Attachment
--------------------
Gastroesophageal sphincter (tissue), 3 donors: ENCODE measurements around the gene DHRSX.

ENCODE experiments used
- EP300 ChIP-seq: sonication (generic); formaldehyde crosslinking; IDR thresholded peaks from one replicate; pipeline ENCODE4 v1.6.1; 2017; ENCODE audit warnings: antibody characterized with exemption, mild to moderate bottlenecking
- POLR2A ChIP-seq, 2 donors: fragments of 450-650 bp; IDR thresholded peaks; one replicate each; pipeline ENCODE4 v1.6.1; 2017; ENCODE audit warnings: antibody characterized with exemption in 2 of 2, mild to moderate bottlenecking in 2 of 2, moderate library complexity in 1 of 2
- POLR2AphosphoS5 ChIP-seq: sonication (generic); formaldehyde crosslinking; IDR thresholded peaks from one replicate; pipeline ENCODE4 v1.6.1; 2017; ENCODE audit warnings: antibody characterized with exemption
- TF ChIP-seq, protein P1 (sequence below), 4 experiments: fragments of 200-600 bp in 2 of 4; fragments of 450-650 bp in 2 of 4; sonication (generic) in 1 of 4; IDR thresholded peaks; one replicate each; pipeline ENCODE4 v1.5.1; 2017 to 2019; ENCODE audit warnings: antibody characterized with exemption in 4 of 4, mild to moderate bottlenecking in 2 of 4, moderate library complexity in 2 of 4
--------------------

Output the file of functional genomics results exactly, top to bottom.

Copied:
Gastroesophageal sphincter (tissue), 3 donors: ENCODE measurements around the gene DHRSX.

ENCODE experiments used
- EP300 ChIP-seq: sonication (generic); formaldehyde crosslinking; IDR thresholded peaks from one replicate; pipeline ENCODE4 v1.6.1; 2017; ENCODE audit warnings: antibody characterized with exemption, mild to moderate bottlenecking
- POLR2A ChIP-seq, 2 donors: fragments of 450-650 bp; IDR thresholded peaks; one replicate each; pipeline ENCODE4 v1.6.1; 2017; ENCODE audit warnings: antibody characterized with exemption in 2 of 2, mild to moderate bottlenecking in 2 of 2, moderate library complexity in 1 of 2
- POLR2AphosphoS5 ChIP-seq: sonication (generic); formaldehyde crosslinking; IDR thresholded peaks from one replicate; pipeline ENCODE4 v1.6.1; 2017; ENCODE audit warnings: antibody characterized with exemption
- TF ChIP-seq, protein P1 (sequence below), 4 experiments: fragments of 200-600 bp in 2 of 4; fragments of 450-650 bp in 2 of 4; sonication (generic) in 1 of 4; IDR thresholded peaks; one replicate each; pipeline ENCODE4 v1.5.1; 2017 to 2019; ENCODE audit warnings: antibody characterized with exemption in 4 of 4, mild to moderate bottlenecking in 2 of 4, moderate library complexity in 2 of 4